The French feel less and less responsible for the “security hole”

Households bear less and less of having to increase their efforts to reduce the deficit.

According to a survey carried out in early June by BVA for the April Foundation, a little more than a third (34%) of those questioned believe that they are the main culprits of the Social Security deficit. Five years ago, at the start of François Hollande’s five-year term, they were just under half (45%) to think so.

It seems that households bear less and less of having to increase their efforts to reduce the deficit. It is not certain that the statements of the Minister of Health, Marisol Touraine, promising last Sunday that the balance of the accounts of the Social Security was “within reach”, reassure them. The Court of Auditors, on September 20, and the Secu Accounts Commission (CCSS), three days later, will have to confirm (or not) this trend. A year ago, almost to the day, the Wise Men were particularly pessimistic about the ability to quickly reduce the Social Security deficit to nothing. Ditto for the Accounts Commission which estimated, at the time, that the balance would not be reached before 2020 or 2021.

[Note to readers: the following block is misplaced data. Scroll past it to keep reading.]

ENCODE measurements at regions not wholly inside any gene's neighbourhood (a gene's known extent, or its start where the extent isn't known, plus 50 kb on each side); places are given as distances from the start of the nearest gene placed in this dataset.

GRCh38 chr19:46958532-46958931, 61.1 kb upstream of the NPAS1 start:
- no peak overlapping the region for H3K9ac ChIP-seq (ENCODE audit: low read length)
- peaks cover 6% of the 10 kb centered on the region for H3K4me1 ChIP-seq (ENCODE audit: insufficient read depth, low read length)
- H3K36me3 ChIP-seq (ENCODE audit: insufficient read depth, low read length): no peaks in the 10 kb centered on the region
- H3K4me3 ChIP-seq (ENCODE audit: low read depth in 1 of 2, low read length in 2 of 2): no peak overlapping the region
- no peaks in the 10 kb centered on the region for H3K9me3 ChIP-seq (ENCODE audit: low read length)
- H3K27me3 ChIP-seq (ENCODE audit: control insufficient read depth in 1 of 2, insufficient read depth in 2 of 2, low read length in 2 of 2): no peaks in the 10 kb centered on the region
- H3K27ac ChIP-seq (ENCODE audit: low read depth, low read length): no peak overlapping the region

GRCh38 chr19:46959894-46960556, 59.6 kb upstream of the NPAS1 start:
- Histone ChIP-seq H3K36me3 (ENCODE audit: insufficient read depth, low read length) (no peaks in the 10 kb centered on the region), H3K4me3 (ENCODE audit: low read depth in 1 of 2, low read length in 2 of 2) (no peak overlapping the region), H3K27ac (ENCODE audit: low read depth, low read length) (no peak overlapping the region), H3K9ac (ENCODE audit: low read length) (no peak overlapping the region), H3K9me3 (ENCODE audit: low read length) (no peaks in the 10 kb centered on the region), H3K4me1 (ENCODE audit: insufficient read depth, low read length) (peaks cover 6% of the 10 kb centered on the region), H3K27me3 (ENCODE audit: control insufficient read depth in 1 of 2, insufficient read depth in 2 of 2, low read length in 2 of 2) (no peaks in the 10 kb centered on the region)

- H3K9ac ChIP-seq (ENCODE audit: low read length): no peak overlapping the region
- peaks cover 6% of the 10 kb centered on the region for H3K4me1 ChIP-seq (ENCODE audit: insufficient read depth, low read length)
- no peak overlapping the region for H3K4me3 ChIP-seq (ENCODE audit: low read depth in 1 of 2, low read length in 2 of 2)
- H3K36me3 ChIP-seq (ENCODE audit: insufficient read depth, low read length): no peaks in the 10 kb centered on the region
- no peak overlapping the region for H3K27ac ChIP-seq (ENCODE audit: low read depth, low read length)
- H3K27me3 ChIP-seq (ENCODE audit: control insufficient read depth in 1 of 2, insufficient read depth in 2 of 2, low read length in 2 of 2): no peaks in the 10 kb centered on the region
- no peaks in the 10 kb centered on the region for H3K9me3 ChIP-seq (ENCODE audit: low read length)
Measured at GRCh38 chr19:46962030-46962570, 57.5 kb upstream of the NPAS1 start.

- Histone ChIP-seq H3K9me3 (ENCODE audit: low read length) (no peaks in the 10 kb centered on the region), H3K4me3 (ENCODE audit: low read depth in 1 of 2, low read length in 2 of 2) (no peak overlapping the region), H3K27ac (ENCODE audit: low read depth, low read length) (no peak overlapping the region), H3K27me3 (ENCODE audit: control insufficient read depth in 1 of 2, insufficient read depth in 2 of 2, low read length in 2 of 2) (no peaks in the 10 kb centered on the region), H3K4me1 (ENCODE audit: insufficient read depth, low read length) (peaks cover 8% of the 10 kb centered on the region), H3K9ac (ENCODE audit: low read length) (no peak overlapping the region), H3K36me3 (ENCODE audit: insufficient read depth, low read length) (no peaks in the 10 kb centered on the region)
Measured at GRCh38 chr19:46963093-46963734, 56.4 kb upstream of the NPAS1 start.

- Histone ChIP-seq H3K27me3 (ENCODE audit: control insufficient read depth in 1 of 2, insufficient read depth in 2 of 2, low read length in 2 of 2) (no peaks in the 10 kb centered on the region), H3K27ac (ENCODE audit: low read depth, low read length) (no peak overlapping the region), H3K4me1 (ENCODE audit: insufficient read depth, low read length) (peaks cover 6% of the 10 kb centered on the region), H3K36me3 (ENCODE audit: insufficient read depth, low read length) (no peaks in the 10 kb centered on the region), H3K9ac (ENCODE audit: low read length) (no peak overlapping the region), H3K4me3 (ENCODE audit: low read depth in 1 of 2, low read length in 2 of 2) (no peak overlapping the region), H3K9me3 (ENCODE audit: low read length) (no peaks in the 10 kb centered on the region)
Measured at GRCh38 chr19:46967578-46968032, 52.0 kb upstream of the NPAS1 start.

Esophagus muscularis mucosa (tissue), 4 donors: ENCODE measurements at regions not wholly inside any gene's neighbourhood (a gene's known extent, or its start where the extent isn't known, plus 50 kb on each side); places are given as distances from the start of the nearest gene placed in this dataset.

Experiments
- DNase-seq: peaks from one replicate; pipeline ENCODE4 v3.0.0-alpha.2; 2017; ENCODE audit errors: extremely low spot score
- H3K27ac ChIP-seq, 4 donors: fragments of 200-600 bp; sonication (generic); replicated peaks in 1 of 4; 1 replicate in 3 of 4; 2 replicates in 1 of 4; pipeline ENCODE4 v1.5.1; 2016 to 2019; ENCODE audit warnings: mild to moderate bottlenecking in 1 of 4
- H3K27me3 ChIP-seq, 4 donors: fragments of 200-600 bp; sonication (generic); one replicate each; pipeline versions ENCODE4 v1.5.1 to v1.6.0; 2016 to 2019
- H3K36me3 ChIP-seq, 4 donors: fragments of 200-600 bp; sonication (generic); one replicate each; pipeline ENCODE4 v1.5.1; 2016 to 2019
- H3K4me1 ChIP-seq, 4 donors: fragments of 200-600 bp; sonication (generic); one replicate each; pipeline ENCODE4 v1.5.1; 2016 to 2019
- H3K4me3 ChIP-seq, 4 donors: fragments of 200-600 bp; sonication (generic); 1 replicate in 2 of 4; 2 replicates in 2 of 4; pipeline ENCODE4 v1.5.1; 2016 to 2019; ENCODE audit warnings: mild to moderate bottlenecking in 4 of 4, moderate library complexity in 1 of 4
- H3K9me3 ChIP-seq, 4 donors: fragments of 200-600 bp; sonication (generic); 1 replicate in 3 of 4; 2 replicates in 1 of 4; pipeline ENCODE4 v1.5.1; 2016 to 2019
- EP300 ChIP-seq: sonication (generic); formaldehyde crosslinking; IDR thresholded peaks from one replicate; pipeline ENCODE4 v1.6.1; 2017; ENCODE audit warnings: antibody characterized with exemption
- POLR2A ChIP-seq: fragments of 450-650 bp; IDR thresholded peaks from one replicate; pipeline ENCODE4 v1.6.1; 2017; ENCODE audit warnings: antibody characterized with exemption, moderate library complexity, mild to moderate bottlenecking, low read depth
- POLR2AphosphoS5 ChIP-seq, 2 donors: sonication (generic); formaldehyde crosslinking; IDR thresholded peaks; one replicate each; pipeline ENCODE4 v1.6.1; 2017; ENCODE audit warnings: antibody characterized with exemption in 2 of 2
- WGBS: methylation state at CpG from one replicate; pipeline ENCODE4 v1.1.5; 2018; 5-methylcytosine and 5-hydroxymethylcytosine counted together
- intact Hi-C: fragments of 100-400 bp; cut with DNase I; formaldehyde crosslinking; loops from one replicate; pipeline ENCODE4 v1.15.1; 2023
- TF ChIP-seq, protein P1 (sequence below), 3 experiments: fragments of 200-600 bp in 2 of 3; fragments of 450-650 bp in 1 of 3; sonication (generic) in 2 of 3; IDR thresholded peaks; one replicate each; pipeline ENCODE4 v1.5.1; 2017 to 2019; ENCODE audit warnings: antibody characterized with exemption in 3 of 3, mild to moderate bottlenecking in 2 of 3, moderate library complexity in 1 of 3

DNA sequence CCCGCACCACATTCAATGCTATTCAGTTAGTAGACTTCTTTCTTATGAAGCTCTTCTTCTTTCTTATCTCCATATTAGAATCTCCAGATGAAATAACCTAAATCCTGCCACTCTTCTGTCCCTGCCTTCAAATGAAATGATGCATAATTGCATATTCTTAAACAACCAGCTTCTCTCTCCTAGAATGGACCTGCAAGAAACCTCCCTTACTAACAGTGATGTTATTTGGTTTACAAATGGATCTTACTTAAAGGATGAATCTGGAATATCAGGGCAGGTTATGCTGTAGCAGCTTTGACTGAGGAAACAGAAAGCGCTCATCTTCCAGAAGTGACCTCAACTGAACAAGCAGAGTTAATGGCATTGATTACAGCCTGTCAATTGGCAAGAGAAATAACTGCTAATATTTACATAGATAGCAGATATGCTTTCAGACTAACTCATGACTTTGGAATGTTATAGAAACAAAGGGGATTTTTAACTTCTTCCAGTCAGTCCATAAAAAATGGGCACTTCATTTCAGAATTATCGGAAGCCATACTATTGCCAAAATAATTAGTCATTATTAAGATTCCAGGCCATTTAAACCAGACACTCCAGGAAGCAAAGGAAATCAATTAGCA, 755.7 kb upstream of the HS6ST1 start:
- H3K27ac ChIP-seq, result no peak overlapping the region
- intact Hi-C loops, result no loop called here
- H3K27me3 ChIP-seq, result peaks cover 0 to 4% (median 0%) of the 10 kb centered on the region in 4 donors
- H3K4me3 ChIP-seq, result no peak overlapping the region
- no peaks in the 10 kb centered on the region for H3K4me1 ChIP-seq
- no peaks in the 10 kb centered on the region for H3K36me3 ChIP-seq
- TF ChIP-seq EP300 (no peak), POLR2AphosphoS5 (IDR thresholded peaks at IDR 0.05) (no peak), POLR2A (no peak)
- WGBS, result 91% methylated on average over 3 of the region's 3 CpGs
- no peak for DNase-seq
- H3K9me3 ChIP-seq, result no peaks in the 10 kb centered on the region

Another major lesson from the survey: in terms of prices, 53% of French people consider that care is set at the right price, against 37% five years earlier. Here again, it would be interesting to see if the French will still be of the same opinion. At the same time, fewer and fewer of them believe that their income and health coverage allow them to receive proper treatment (58% in 2011, 55% today). The reception of the law of “modernization of the health system” therefore seems mixed.